I repeat, we have normality. Anything you still can’t cope with is therefore your own problem.
Well, here it is – dressed up for its first role as the Magic Tree, lots of leaves (not quite a billion but somewhere around a thousand by my reckoning) and some lovely fruit (you must particularly remember the pineapple and the bananas, Best Beloved) provided by the person whose tree it really is and who spent a very long time getting the pineapple and the bananas right. And now it has been taken apart and taken away to be sung about and the space where it was looks enormous and empty and I have to get on with real life again which feels a bit sad, like the end of the holidays.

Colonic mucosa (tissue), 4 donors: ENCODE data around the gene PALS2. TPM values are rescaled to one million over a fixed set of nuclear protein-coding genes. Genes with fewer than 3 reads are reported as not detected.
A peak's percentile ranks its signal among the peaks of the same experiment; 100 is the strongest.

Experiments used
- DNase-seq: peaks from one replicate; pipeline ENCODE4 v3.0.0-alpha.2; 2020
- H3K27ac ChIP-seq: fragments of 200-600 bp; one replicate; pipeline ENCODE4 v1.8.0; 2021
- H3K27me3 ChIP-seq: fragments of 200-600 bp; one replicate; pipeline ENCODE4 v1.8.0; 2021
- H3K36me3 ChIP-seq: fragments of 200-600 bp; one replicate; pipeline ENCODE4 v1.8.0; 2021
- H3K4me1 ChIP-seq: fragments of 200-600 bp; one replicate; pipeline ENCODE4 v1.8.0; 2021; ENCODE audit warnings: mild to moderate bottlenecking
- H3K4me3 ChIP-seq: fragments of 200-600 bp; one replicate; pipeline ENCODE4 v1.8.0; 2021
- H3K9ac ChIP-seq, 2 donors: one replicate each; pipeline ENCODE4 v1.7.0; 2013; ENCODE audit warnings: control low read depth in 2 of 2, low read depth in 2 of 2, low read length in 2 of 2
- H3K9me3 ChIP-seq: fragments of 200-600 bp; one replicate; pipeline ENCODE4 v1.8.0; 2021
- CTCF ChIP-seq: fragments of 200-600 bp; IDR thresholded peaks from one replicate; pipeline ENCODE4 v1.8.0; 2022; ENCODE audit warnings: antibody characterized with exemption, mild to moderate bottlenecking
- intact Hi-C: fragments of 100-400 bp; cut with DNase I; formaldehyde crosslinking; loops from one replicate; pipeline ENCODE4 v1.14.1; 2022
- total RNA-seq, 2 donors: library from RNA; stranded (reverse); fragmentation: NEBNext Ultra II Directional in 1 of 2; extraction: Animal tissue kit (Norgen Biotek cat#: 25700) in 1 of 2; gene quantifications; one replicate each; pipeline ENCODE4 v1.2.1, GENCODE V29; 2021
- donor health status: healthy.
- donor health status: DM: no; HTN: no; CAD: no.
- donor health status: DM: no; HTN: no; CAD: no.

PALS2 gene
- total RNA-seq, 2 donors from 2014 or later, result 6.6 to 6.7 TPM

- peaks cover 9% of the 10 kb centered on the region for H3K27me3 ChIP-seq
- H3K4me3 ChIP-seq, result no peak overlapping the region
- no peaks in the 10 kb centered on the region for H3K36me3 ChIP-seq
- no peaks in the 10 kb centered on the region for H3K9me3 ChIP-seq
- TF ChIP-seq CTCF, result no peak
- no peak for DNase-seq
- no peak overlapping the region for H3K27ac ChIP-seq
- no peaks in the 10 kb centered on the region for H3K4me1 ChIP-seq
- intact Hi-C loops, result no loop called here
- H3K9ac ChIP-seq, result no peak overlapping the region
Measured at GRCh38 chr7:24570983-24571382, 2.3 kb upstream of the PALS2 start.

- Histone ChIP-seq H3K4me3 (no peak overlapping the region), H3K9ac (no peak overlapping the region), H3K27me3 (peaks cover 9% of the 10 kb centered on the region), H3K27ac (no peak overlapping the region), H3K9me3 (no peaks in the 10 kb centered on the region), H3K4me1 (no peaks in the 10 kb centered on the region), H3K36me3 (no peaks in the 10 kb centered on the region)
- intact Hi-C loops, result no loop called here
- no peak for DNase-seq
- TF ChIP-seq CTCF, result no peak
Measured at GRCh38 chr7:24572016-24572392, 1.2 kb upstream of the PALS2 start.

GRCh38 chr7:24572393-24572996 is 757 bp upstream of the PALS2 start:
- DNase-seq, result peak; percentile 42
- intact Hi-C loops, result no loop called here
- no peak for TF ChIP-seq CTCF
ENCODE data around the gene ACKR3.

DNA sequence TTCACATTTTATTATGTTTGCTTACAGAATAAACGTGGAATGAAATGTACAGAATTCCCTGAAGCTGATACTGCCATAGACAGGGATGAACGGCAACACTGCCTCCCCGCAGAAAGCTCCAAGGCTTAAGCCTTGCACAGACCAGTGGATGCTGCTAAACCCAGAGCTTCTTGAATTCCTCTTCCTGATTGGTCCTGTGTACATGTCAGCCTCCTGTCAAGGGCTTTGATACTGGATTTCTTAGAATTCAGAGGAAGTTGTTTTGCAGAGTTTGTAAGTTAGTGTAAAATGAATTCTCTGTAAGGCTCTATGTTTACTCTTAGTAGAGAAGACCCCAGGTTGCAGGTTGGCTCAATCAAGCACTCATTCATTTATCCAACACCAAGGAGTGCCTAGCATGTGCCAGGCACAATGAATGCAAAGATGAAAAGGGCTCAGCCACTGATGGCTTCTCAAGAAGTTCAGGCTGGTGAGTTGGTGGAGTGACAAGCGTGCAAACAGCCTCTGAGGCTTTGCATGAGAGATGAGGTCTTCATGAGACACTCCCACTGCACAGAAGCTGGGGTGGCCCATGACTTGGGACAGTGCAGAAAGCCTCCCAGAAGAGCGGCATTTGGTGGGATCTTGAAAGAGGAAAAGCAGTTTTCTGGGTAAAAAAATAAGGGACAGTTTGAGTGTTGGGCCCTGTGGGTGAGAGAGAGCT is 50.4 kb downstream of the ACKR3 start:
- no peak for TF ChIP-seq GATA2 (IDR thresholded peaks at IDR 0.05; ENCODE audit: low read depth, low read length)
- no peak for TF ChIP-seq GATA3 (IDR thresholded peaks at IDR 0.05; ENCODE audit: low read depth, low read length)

Maybe it’s time to get the knitting out again or cwtch up with a good book. I finally finished ‘Anna Karenina’ the other day, I have been reading it since August (which to put into perspective is longer than the time that I managed to keep Tiny inside me before she was born) and that is a long time to being reading a book! But I really enjoyed it despite reading it in snippets here and there or whilst being climbed on during other people’s swimming lessons or a sneaky couple of pages too early in the morning. It is about a load of people and how their lives are tangled up and what they think about things. I did write a pile of waffle about why I liked it but it was too waffley and boring and long and I remembered why I studied maths and not literature – I like books (once during reading week when I was leaving the college library with about eight novels under my arm the librarian said, ‘We’re revising hard, aren’t we?’ they shouldn’t call it reading week if it’s not…) but not dismantling them, so I deleted it all again. I thought it was a brilliant story and if you want to find out what it is about you’ll just have to read it.